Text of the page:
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Wreckage to Rebirth:
A Transformation of the Louisiana Superdome Post-Hurricane Katrina

By Monica Helms, consultant to Pavestone Company




A series of color-changing fiber optic lights were installed along the stairway; the light boxes were installed in the paving stones and had to be meticulously coordinated so as to be perfectly lined up and level.
Photos: Pavestone Company

At 269,000 square feet, the Louisiana Superdome creates an impressive silhouette against the downtown New Orleans skyline. Located just east of the Superdome, one can find another 121,000 square feet of something to be impressed by - Champions Square.

Having opened during August 2010, the Square has since become one of the city's most popular entertainment destinations. After the previous football season, this festival area just adjacent the Superdome closed for renovations in order to complete Phase II of construction. Phase II of the renovations included the creation of a permanent Grand Staircase featuring amphitheatre-style seating, brick paving stones in the Square and adjacent LaSalle Street, permanent restroom facilities under the southeast ramp next to the Grand Staircase, and scenic touches including a green wall over the LaSalle Street ramps and the planting of palm trees in the Square.




A third phase to the paving project is scheduled for completion in 2013. The third phase will add another 500,000 square feet of pavers to the site.


With its completion, Champions Square has become a hub of vibrant activity during events, with a variety of food and drink vendors and a state-of-the-art sound and lighting stage for concerts, festivals, corporate events and more.
"When you come out of the doors of the Superdome, there used to be a bridge from the Superdome to the hotel. In order to create a more open atmosphere, that bridge was taken out and steps were added that lead down to Champions Square," Eddie Newsom of Pavestone Company said. "Each tier, including the roadway of LaSalle Street and even Champion Square itself, is made up of different-colored City Stone(TM) paving stones."

Rod Trahan of LA Pavers, the contracting company responsible for laying the paving stones, added, "It was a complete overlay of the street; they raised the entire plaza area. The street had to be raised by about two and a half feet in some places, just to eliminate the need for some of the steps leading up to the Superdome."

LA Pavers also worked in conjunction with All-Star Electric to install fiber optic light boxes in the paving stones over the podium deck area.

"The most critical part of the project was that it had to be done so fast," Trahan said. "It was pretty crazy for a few weeks, with the pressure of getting everything open for the football games. All of the podium light paving stones had to be put in so people could access the dome. Everything had to be perfectly lined up and level; so it was like a dancing coordination between All-Star Electric and LA Pavers."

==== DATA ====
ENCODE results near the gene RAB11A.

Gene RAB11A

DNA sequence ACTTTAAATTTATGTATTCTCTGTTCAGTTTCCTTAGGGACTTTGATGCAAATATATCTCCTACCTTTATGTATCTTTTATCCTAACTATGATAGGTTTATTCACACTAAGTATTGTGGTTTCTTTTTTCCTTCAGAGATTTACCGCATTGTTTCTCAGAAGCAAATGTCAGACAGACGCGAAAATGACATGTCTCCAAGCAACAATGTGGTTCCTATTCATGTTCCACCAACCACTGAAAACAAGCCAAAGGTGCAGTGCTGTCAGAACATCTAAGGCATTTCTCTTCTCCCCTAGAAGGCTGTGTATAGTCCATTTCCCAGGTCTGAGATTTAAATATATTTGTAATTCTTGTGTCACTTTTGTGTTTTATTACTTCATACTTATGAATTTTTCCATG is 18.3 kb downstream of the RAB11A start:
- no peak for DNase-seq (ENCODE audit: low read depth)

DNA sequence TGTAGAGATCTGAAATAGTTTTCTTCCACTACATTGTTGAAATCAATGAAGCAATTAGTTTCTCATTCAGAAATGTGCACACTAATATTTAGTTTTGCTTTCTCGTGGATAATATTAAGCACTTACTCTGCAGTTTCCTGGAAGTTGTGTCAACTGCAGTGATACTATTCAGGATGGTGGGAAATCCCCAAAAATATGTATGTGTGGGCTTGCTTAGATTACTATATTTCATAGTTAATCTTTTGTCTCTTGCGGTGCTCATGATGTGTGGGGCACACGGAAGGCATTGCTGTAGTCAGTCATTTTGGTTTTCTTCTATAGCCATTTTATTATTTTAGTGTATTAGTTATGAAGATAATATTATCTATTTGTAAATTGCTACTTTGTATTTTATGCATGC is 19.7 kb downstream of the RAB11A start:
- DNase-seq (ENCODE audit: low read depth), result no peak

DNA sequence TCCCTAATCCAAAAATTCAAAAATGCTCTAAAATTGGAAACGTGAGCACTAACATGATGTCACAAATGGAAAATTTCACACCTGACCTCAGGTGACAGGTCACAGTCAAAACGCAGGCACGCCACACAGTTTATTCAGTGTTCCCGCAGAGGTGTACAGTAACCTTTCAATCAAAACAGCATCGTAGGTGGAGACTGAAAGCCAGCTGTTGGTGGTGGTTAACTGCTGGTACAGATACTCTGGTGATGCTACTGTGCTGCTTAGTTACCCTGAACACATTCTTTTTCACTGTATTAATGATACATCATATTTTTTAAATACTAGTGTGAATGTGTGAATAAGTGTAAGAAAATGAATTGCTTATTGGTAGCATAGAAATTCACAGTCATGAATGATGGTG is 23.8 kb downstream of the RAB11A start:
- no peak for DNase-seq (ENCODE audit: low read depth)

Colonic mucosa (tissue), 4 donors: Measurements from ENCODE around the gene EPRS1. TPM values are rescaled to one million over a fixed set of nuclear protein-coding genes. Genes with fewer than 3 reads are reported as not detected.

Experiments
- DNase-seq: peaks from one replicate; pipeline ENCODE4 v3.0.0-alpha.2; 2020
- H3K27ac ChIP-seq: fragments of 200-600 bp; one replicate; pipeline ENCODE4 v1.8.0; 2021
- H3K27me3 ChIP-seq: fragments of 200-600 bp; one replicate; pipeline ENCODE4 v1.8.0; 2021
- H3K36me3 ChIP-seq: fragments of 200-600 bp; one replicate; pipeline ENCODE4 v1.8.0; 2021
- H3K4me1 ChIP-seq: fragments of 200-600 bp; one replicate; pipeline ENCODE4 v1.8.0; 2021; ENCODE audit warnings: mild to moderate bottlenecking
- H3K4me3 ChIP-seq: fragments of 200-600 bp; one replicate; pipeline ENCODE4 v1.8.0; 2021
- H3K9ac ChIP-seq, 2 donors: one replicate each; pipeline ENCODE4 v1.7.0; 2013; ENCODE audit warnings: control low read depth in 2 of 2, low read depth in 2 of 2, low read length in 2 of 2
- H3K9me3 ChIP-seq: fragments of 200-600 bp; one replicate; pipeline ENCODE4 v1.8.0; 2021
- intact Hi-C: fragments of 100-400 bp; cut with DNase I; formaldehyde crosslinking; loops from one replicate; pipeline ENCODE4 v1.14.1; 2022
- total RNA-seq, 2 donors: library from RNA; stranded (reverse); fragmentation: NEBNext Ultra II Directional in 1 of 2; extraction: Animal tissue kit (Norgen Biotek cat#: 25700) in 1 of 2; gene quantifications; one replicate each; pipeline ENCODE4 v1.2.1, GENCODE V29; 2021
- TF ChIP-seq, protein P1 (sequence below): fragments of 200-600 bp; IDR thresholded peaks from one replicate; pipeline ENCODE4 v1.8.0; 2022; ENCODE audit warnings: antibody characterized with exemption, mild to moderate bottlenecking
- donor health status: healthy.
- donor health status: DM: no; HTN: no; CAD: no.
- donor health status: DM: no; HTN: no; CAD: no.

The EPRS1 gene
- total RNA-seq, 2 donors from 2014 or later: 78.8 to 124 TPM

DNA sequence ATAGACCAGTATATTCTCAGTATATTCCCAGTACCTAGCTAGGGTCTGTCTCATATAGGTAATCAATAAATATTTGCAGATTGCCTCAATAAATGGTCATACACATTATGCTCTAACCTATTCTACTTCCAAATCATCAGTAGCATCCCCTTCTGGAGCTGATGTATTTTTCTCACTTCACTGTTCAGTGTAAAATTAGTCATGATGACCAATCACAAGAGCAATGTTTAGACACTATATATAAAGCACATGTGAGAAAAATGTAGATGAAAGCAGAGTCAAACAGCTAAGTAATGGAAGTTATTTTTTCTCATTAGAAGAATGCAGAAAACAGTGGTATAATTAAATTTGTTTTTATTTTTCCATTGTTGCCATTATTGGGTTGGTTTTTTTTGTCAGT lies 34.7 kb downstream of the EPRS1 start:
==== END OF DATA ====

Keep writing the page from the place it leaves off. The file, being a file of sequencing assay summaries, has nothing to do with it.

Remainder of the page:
The "street" paving stones were laid in a herringbone pattern so as to help differentiate them from the actual plaza area. Silver, dark brown, and pewter-colored paving stones were also used to help with this distinction.

Paver Installation
The actual design of the paving stones added pressure to an already tight timeline, as well.

"Because of the mixture of shades and patterns and colors, we had to lay everything by hand. It's a modern design type of project that's becoming very popular in cities now," Trahan said.

Thanks to this creative use of herringbone and linear patterns and silver, dark brown and pewter-colored paving stones, patrons are able to easily distinguish between the roadway and festival area paving stones. For safety reasons, the one-block stretch of LaSalle Street has been permanently closed to vehicular traffic, and eventually the area will be transformed into an urban mall.

With just a glance, onlookers can easily discern why the paving stones making up Champions Square play witness to significant amounts of foot traffic before and after events.

"The pavers on Champions Square might see up to 200,000 people in one day; that's on a Sunday alone," Newsom said.

It's no secret that the motivations behind the refurbishment and addition of paving stones to the stadium and its surrounding offerings were mainly economic in nature. With the growing availability of concessions and eventual addition of a mall, Champions Square is expected to rise to the occasion and soon play a significant role in the commerce of downtown New Orleans.




In the day time, the fiber optic light boxes look simply like small white squares in between each paving stone. At night, they light up in an array of colors, which helps light the steps and serves an aesthetically pleasing purpose.

More Renovations
Phase III of the renovations planned for Champions Square are intended to be completed sometime in 2013, which will include the addition of more paving stones, as well as a permanent
food court.

"Eventually, about another half a million square feet of pavers will be going into the project," Newsom said. Currently in use is a mixture of six-inch by 12-inch City Stone(TM) paving stones; the pavers are arranged in four rows of each color.

The primary mission of the first two phases intends to establish that the concept will function as a sustainable business model. In addition to concessions and the attraction of events to the state-of-the-art sound and lighting stage, the renovations also establish Champions Square as a definitive place for Saints fans to congregate before and after games.


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December 8, 2019, 8:44 am PDT

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